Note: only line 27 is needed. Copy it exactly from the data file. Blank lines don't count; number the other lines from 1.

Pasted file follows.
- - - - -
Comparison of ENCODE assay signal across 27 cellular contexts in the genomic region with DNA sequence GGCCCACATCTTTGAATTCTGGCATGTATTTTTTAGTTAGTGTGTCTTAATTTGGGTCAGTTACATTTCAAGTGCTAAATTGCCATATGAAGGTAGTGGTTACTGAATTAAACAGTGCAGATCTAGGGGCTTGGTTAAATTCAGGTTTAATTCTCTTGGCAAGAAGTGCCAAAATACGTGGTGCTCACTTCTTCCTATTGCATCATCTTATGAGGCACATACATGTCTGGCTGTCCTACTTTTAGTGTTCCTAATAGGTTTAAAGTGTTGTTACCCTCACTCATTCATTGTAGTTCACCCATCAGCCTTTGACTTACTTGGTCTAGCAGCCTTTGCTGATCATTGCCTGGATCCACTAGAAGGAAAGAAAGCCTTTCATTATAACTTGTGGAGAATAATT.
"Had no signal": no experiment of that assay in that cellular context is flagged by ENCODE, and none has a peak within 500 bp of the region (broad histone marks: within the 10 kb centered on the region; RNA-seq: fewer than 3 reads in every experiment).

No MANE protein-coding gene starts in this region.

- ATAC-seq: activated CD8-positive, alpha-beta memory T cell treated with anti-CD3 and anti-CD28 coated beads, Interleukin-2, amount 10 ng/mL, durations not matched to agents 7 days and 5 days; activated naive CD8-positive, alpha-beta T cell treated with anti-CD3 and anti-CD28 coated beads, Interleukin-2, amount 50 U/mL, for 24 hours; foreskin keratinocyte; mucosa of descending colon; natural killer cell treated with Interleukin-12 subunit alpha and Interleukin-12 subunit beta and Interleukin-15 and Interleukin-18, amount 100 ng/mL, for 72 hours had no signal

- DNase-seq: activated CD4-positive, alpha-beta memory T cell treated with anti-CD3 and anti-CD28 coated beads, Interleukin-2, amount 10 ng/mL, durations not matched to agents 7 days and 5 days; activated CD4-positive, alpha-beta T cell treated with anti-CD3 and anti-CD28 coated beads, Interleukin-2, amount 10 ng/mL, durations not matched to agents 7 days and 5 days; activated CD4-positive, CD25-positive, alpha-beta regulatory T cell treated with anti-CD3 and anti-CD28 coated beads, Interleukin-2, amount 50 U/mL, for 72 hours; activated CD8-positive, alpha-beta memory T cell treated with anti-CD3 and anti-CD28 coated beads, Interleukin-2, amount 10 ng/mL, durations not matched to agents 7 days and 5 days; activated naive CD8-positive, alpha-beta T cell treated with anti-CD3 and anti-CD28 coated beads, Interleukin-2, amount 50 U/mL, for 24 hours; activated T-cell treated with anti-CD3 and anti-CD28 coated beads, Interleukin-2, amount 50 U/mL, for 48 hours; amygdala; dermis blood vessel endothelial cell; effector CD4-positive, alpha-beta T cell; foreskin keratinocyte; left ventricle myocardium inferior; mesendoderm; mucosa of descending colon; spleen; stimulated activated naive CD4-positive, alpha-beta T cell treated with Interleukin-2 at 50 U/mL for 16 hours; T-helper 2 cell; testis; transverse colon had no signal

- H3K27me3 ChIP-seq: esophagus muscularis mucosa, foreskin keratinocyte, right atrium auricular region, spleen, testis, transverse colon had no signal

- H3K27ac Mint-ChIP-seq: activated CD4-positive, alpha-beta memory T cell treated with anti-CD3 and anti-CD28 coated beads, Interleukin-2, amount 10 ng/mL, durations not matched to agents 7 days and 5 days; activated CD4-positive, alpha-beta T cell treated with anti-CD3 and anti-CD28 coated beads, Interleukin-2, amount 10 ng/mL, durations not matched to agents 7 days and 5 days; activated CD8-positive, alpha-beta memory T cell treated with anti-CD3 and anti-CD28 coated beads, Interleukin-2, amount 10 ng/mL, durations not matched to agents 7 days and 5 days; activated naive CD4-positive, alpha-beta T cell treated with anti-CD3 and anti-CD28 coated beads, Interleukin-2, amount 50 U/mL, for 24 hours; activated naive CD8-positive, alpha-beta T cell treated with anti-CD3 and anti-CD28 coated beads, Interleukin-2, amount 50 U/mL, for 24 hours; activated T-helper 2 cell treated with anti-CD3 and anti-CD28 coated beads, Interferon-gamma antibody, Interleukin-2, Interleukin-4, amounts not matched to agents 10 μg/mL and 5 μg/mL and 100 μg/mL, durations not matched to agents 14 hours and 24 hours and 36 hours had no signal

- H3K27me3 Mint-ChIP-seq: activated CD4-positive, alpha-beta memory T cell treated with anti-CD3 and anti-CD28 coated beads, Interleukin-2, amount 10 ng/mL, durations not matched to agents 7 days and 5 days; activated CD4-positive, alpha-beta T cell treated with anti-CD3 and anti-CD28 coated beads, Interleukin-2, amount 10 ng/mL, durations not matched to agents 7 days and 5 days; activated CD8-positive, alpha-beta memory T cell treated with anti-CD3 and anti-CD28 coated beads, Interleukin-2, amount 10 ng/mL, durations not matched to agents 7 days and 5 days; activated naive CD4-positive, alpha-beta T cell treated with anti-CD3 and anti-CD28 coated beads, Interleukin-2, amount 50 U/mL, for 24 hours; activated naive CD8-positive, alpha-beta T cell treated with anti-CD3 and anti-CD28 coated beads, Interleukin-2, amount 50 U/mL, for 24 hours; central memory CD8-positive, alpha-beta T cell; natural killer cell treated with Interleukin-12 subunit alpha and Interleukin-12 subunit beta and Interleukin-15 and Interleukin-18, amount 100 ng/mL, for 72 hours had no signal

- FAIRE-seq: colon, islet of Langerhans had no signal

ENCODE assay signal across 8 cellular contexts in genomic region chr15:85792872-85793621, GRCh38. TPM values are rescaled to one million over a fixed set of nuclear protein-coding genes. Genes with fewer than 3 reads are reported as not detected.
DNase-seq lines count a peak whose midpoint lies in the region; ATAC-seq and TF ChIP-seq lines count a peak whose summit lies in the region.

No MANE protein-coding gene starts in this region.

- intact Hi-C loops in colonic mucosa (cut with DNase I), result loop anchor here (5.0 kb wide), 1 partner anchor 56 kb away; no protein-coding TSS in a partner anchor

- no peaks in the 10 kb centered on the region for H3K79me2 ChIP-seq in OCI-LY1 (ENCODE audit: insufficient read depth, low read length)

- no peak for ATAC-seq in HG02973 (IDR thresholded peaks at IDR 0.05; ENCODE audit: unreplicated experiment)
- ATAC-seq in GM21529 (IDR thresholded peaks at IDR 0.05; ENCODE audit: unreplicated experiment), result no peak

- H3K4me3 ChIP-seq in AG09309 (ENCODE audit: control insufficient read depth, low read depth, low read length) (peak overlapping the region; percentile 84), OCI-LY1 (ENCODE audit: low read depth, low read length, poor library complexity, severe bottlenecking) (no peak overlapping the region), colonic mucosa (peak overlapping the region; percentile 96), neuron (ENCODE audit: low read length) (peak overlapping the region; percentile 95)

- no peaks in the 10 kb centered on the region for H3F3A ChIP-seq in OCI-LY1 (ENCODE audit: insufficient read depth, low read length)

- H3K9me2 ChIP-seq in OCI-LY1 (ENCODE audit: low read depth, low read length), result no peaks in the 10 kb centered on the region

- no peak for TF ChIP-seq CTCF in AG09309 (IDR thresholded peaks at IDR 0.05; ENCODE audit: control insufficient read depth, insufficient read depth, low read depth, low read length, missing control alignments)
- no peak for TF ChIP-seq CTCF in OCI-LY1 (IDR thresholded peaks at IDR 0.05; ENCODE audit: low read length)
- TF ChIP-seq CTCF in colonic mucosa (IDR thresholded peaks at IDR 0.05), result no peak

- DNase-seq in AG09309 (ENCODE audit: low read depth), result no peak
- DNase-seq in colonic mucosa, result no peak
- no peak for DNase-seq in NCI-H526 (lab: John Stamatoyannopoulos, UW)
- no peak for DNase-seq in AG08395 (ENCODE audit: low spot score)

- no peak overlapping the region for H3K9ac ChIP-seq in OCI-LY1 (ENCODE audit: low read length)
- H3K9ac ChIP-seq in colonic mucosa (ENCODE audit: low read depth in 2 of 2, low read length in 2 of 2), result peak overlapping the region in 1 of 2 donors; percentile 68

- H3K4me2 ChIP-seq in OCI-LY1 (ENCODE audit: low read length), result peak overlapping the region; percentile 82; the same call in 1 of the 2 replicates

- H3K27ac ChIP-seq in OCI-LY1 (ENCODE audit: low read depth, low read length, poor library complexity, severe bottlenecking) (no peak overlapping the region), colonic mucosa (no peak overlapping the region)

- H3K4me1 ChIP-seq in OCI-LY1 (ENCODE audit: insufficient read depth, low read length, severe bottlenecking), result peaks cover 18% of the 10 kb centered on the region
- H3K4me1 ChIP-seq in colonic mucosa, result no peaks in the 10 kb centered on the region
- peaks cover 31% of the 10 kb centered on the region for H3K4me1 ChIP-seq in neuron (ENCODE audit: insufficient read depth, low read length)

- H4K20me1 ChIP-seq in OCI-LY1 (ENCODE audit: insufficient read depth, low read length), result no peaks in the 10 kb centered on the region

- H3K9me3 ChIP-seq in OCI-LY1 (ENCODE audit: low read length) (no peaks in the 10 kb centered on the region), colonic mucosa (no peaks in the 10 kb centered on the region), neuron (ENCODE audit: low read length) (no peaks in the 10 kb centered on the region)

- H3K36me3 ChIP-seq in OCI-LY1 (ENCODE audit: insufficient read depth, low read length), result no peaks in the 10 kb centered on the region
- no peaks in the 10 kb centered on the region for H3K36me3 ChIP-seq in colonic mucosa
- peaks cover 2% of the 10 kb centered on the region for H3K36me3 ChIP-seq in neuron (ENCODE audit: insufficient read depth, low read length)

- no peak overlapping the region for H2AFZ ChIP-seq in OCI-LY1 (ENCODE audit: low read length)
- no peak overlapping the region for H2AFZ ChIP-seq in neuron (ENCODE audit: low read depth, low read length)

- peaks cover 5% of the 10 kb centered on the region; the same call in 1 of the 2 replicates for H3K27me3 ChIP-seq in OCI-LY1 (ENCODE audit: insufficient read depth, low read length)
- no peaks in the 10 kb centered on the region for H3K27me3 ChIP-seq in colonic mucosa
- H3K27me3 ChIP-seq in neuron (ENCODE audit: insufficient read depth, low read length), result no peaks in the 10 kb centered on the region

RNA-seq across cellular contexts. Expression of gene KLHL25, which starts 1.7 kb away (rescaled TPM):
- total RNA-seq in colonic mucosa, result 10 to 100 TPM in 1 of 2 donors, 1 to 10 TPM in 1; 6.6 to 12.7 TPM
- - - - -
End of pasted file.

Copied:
- no peak overlapping the region for H3K9ac ChIP-seq in OCI-LY1 (ENCODE audit: low read length)